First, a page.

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AIBU to be grateful for our NHS?

(19 Posts)
EssentialHummus Thu 02-Feb-17 11:40:59

No, it's not really an AIBU, but I'd like the traffic.

We hear so much about what's wrong with the NHS, and it's a total political football at the moment.

I spent the morning at a major London hospital - I'm pregnant and have a thyroid issue that needed urgent-ish attention. It was two weeks from GP appointment to specialist. Everyone today - from cleaners to porters through receptionists, phlebotomists and two very experienced consultants - was attentive, friendly and efficient. The lady who drew blood from me did it painlessly. Everything was clean and tidy, with patients seen and attended to as promptly as possible.

There were a few frail older people in the clinic at the same time as me, and the care taken over them was, again, attentive and thoughtful.

If I'd gone private (as I thought I'd have to do to be seen quickly), today's exercise would have cost £350-400 - a month's groceries and petrol for us.

That's it really. If you work for the NHS, thank you. You folks seem to be taking fire from all sides at the moment, but I'm so, so grateful for the care I received today.

Pineapplemilkshake Thu 02-Feb-17 11:42:57

That's lovely to hear. No doubt a lot of the replies will be full of people who have had less than satisfactory experiences though.........

PoppyFleur Thu 02-Feb-17 11:59:11

The NHS isn't broken, society and social care is.

The NHS bears the burden of underinvestment in social care at a time when we are all living longer and being treated for more complex conditions.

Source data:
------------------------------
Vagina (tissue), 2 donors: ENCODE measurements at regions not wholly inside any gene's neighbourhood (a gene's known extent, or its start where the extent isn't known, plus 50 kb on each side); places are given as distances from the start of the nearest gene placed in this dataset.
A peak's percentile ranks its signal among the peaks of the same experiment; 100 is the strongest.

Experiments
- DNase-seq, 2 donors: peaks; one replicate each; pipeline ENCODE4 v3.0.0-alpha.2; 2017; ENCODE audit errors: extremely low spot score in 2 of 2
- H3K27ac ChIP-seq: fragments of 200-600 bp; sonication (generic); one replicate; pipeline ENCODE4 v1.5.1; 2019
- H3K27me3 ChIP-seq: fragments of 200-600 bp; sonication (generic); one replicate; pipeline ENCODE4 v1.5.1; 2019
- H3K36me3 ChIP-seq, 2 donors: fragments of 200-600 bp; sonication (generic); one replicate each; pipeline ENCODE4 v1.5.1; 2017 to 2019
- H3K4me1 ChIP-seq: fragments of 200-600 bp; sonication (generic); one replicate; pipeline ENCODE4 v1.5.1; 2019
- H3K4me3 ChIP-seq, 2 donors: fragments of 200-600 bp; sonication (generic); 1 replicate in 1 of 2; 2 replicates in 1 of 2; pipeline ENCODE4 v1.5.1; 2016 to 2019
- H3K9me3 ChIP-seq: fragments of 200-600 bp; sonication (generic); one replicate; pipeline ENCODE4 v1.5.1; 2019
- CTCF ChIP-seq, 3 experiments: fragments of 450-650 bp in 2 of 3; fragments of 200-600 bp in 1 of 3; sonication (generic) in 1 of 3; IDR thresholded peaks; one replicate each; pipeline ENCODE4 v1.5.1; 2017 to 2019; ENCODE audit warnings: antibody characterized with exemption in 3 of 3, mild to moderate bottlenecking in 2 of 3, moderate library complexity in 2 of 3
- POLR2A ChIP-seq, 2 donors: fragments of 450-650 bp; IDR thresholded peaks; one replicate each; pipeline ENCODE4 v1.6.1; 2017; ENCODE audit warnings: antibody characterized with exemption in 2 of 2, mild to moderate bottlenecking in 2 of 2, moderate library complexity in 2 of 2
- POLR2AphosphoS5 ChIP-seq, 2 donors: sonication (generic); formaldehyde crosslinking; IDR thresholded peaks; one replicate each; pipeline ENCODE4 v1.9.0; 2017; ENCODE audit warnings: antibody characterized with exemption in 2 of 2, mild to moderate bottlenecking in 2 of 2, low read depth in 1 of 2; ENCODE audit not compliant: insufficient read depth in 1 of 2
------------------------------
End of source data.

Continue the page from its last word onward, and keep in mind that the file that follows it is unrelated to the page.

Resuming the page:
The NHS also bears the tremendous cost of our unhealthy lifestyles. The cost for medication that is effectively treating lifestyle illnesses is immense, from high blood pressure medication to type 2 diabetes and so on.

We need better education on health and care but we also need to accept some personal responsibility. As I society we live in an age of unprecedented access to information that can help us in our decision making and yet at times we exhibit such ignorance.

I'm thankful for the safety net the NHS provides and the fantastic staff who work in it but I'm fearful of the future.

Lazyafternoon Thu 02-Feb-17 12:21:38

Oh I agree. Between DS and I, we've certainly been appreciating the NHS in last month or so. I've been in the hospital at least once a week for various tests and appointments for us both about various things. Always quick, hardly any waiting around. Staff so friendly and helpful. I dread to think how much all the consultant appointments, scans, blood tests and upcoming MRI scan would cost if we had to pay privately. I'm fact as neither of us are 'ill' the chances are we just wouldn't bother and wait until it's too late/ really serious rather than precautionary investigations and early intervention.

Its awful they are so over worked and under paid. To work under so much pressure and hear so much about the abuse they get is terrible. OK it's not always perfect but it's a million times better than nothing.

OreoCat Thu 02-Feb-17 12:29:46


The thing is, people complain a lot about the NHS.
I watch a lot of American reality TV, have family who live over there etc. And I can safely say that the only difference between the NHS and a privatised service is that you pay. The wait times for A&E, Drs, Mental Health therapies etc are all the same, but you get a bill at the end. There's the fact that a GP/Consultant can reccomend a service but if your insurance do not think it is necessary, it is denied.
There's the fact that if you have cancer, but forgot to tell your insurance you had a verucca in 1998, they will deny your claim for chemotherapy, even though the 2 are not related.

People say "oh they could afford more HCP's if the NHS was privatised". They could afford them, but as it would then a business, they would rather have that salary in their pockets, so they wouldn't hire them.

I agree with PPs - a lot of NHS resource is spent on dealing with the fact we have a severe social care crisis going on, especially for the elderly.

OreoCat Thu 02-Feb-17 12:31:29

Then *be a business

MamaMoose1 Thu 02-Feb-17 12:32:12